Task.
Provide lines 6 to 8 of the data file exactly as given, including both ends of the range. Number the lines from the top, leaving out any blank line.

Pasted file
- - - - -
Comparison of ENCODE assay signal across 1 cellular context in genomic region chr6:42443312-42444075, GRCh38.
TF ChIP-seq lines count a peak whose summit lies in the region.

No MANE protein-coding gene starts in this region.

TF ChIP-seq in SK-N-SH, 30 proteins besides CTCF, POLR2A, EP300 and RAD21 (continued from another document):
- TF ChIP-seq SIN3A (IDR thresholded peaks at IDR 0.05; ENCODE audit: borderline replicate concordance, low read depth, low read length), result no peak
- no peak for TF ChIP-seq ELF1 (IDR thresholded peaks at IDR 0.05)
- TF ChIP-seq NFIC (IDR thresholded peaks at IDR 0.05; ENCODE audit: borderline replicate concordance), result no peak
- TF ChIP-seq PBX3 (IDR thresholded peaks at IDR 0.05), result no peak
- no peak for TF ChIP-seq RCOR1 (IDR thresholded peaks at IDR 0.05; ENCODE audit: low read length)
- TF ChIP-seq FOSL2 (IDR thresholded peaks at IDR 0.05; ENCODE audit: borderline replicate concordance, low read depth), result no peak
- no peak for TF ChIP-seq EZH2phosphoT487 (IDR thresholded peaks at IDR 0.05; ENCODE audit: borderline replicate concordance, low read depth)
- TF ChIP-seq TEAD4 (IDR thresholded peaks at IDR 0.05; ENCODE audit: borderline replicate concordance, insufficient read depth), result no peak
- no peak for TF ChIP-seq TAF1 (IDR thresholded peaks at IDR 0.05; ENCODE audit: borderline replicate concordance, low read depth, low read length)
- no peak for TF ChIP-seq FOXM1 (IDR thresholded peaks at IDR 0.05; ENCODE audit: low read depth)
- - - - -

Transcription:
- no peak for TF ChIP-seq ELF1 (IDR thresholded peaks at IDR 0.05)
- TF ChIP-seq NFIC (IDR thresholded peaks at IDR 0.05; ENCODE audit: borderline replicate concordance), result no peak
- TF ChIP-seq PBX3 (IDR thresholded peaks at IDR 0.05), result no peak